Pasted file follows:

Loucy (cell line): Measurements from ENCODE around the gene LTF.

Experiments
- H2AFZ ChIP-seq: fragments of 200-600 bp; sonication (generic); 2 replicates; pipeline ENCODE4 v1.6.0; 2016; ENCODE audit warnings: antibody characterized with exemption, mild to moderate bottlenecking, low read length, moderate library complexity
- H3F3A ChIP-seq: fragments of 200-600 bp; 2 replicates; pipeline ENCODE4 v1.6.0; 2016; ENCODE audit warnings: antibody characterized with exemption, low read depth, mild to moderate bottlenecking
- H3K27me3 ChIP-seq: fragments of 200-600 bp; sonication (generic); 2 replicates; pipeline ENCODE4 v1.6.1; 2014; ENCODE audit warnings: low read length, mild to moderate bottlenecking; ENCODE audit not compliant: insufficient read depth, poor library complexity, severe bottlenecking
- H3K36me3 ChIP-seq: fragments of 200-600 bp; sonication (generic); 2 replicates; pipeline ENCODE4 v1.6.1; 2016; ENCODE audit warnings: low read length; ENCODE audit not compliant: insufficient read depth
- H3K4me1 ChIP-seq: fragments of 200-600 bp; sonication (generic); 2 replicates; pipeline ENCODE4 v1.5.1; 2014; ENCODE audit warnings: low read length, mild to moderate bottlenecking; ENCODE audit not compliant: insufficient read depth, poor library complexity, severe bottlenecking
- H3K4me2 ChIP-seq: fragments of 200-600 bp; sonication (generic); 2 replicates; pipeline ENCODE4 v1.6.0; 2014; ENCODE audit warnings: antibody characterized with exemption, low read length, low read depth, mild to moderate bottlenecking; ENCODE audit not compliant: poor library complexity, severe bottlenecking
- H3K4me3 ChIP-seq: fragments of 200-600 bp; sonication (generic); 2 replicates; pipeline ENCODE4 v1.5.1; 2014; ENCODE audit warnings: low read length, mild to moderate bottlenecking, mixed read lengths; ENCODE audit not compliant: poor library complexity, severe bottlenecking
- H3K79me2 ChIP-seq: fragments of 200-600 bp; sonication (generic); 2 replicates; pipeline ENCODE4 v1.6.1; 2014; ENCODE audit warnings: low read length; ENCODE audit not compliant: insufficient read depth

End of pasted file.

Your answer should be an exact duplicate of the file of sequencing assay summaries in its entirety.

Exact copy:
Loucy (cell line): Measurements from ENCODE around the gene LTF.

Experiments
- H2AFZ ChIP-seq: fragments of 200-600 bp; sonication (generic); 2 replicates; pipeline ENCODE4 v1.6.0; 2016; ENCODE audit warnings: antibody characterized with exemption, mild to moderate bottlenecking, low read length, moderate library complexity
- H3F3A ChIP-seq: fragments of 200-600 bp; 2 replicates; pipeline ENCODE4 v1.6.0; 2016; ENCODE audit warnings: antibody characterized with exemption, low read depth, mild to moderate bottlenecking
- H3K27me3 ChIP-seq: fragments of 200-600 bp; sonication (generic); 2 replicates; pipeline ENCODE4 v1.6.1; 2014; ENCODE audit warnings: low read length, mild to moderate bottlenecking; ENCODE audit not compliant: insufficient read depth, poor library complexity, severe bottlenecking
- H3K36me3 ChIP-seq: fragments of 200-600 bp; sonication (generic); 2 replicates; pipeline ENCODE4 v1.6.1; 2016; ENCODE audit warnings: low read length; ENCODE audit not compliant: insufficient read depth
- H3K4me1 ChIP-seq: fragments of 200-600 bp; sonication (generic); 2 replicates; pipeline ENCODE4 v1.5.1; 2014; ENCODE audit warnings: low read length, mild to moderate bottlenecking; ENCODE audit not compliant: insufficient read depth, poor library complexity, severe bottlenecking
- H3K4me2 ChIP-seq: fragments of 200-600 bp; sonication (generic); 2 replicates; pipeline ENCODE4 v1.6.0; 2014; ENCODE audit warnings: antibody characterized with exemption, low read length, low read depth, mild to moderate bottlenecking; ENCODE audit not compliant: poor library complexity, severe bottlenecking
- H3K4me3 ChIP-seq: fragments of 200-600 bp; sonication (generic); 2 replicates; pipeline ENCODE4 v1.5.1; 2014; ENCODE audit warnings: low read length, mild to moderate bottlenecking, mixed read lengths; ENCODE audit not compliant: poor library complexity, severe bottlenecking
- H3K79me2 ChIP-seq: fragments of 200-600 bp; sonication (generic); 2 replicates; pipeline ENCODE4 v1.6.1; 2014; ENCODE audit warnings: low read length; ENCODE audit not compliant: insufficient read depth